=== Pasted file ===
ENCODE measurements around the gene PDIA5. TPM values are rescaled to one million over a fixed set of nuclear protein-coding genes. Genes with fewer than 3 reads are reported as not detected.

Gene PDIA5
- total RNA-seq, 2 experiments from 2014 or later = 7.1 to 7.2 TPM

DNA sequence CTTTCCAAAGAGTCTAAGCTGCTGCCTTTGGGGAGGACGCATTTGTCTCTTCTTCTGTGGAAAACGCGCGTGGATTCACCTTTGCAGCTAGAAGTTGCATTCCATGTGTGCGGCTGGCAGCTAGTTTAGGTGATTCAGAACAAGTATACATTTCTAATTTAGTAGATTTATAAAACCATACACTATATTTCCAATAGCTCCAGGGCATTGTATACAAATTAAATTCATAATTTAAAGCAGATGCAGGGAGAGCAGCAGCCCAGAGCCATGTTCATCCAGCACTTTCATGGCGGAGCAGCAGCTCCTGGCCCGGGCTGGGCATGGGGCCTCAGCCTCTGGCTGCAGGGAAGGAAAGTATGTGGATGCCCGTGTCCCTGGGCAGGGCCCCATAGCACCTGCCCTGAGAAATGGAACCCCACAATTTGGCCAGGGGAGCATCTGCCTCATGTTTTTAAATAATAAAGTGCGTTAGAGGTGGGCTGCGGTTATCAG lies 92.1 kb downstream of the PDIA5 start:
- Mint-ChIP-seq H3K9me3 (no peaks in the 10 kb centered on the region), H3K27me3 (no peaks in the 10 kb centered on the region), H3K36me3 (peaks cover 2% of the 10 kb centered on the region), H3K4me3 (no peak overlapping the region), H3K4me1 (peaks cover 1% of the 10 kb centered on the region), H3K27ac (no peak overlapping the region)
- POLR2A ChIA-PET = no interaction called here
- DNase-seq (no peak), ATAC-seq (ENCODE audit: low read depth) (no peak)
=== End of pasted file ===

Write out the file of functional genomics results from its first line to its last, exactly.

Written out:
ENCODE measurements around the gene PDIA5. TPM values are rescaled to one million over a fixed set of nuclear protein-coding genes. Genes with fewer than 3 reads are reported as not detected.

Gene PDIA5
- total RNA-seq, 2 experiments from 2014 or later = 7.1 to 7.2 TPM

DNA sequence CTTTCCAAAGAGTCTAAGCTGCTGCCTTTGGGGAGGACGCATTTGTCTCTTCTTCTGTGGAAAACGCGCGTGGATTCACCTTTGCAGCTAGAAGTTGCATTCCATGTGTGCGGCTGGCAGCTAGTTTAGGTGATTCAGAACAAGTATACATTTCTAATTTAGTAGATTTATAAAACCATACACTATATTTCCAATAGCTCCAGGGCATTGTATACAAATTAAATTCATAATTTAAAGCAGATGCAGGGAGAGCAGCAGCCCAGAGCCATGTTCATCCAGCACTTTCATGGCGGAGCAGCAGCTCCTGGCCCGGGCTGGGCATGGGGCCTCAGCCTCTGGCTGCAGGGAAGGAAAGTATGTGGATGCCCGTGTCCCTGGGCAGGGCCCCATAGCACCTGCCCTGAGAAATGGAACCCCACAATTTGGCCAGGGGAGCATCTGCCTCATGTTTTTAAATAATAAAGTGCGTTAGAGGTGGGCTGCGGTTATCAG lies 92.1 kb downstream of the PDIA5 start:
- Mint-ChIP-seq H3K9me3 (no peaks in the 10 kb centered on the region), H3K27me3 (no peaks in the 10 kb centered on the region), H3K36me3 (peaks cover 2% of the 10 kb centered on the region), H3K4me3 (no peak overlapping the region), H3K4me1 (peaks cover 1% of the 10 kb centered on the region), H3K27ac (no peak overlapping the region)
- POLR2A ChIA-PET = no interaction called here
- DNase-seq (no peak), ATAC-seq (ENCODE audit: low read depth) (no peak)